It is a misunderstanding created by circumstances that I am interested only in Middle Eastern affairs – notably, the struggle for self determination of the Palestinian people and against the horrific effects of sanctions and war on the Iraqi people during Saddam’s vile dictatorship.
I have been, of course, passionately engaged in these issues but my interest in opposing all forms of imperialism – including the fashionable neo-liberal version of Mr Blair – arises from a deep patriotism about my own islands.
Empire resulted in the cruelty and oppression of millions outside these islands but it also helped to sustain the power of a ruling elite whose basic greed and sometimes malice, where it was not mere indifference and incompetence, oppressed its own people first before it turned its gaze on peoples of different hue and faith.
Caring about the Middle East is merely a reflection of my deep sense of moral responsibility as a Briton for the dabblings in the region by irresponsible, greedy and incompetent officials over many years.
We have opposing us, a surprisingly small national elite that hangs on to power generation after generation by capturing every popular movement of resistance and turning it into a junior club member. In the Middle Ages, Wat Tyler’s head was struck off by the King. Today, he would be put in charge of some regulatory Quango.
It is to the credit of Labour that it took nearly a hundred years for its body and soul to be captured so that it could start to expel radicals such as myself, but it is a process that started with the National Government of Ramsey Macdonald and has concluded with that of Tony Blair.
This is the same elite network that once turned its back on Irish Home Rule and thereby split these islands into two, that almost bankrupted the nation to keep high the financial profits of empire-builders and that, when empire proved untenable, sold us, the people, out to a former colony as its aircraft carrier.
These rulers of ours would have been on a plane out of the country or deep in bunkers when the rest of us fried as America’s forward base if there had been a misjudgement in the sixty year war on communism. We owe them nothing.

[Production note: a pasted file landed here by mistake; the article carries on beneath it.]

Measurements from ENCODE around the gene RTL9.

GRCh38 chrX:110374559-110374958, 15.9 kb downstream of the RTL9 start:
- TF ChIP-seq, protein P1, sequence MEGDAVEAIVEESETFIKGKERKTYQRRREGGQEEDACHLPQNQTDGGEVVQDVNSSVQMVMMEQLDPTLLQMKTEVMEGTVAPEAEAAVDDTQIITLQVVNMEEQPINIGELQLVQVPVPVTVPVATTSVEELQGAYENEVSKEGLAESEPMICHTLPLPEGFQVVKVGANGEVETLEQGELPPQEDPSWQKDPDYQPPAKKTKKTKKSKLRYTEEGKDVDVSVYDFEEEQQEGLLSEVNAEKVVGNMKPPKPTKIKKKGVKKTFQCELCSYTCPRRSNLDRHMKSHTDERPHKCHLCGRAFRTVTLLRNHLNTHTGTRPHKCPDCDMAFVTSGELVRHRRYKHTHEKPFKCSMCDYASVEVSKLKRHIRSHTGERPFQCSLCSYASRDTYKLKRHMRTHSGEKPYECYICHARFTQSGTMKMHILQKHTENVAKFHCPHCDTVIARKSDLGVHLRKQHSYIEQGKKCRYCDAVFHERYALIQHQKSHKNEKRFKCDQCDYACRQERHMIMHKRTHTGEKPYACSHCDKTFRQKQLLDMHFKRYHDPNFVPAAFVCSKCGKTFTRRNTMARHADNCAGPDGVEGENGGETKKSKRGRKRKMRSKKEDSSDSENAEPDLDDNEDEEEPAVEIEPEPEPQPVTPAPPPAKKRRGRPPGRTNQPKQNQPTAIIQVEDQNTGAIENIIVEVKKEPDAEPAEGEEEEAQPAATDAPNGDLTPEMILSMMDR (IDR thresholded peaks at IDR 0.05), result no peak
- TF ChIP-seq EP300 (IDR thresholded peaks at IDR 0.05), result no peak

We, in turn, have been complicit in the deaths of thousands, possibly hundreds of thousands or millions, of Asians and Africans since 1945 and we have heard not a word of protest from our ruling family, our media proprietors and the profit-takers in the City.
Harold Wilson did his best and kept us out of Vietnam whereas Tony Blair reflected on thirty years of slow absorption into North American culture, society and economics and responded with his slavish political obeisance to the White House.
The public is unaware, because it is convenient to some that they should not be aware, that I was condemning Saddam Hussein when he was backed by the anti-communist West in his homicidal war against Iran and using chemical weapons supplied by our Allies.
I met Saddam Hussein twice, the same number of times that Donald Rumsfeld met him.
The difference is that Rumsfeld met him to sell his regime guns and gas and to give them the maps necessary to target them while I met him to try and avert suffering sanctions and war.
If I have said words which taken out of context have upset some people, I refuse to forget that context.
If I appeared to flatter a dictator, I was not. My praise was for the courage, strength and indefatigability of the Iraqi people not their dictator – qualities which have had to be demonstrated all too often in the near decade since I made those remarks I could not oust this Dictator so my first duty was to help his people where I could.
Let’s not forget that the real crimes of Saddam Hussein against his people were largely committed during a period when he was a client and ally of the west; and when I was protesting against him. Most of the suffering of Iraqis in the last decade and more has been inflicted by the White House and Number Ten Downing Street.
So what do I believe in?
Well, first of all, I believe that sovereignty lies in the people and that the English Revolution of 1688 lies unfinished.
Second, that the State should be the servant of the people, transparent and accountable.
Third, that the Defence of the Realm should mean Defence of the People of these islands and not defence of the State or the promotion of special interests in hock to foreign powers.
A strong defence force should not be expended on foreign adventures. No British son should die on foreign shores unless the threat is direct and material to these islands or, as a volunteer, he has signed up to humanitarian action under international law.
These three beliefs alone have placed me on a collision course with a State where monarchical power, cloaked in Parliamentary democracy, has simply been transferred to a Prime Minister whose monomaniacal vision of global intervention, whose cavalier attitude to international law and whose willingness to make sacrifices of other parent’s sons is carried out unquestioningly by a loyal State without moral compass.
Politics today can be boiled down to this issue of the morality and legitimacy of the State.
These beliefs, now shared by many others, have been crystallised by a major grassroots peace movement that covered all shades of opinion on social and economic matters within one grand coalition of dissent.
It was a movement of anger at the pride and arrogance of the State and of the elite behind it, an anger that grew with the contempt shown for its views by Government, with the treatment of Dr David Kelly and with the sleazy contempt for the facts over WMD.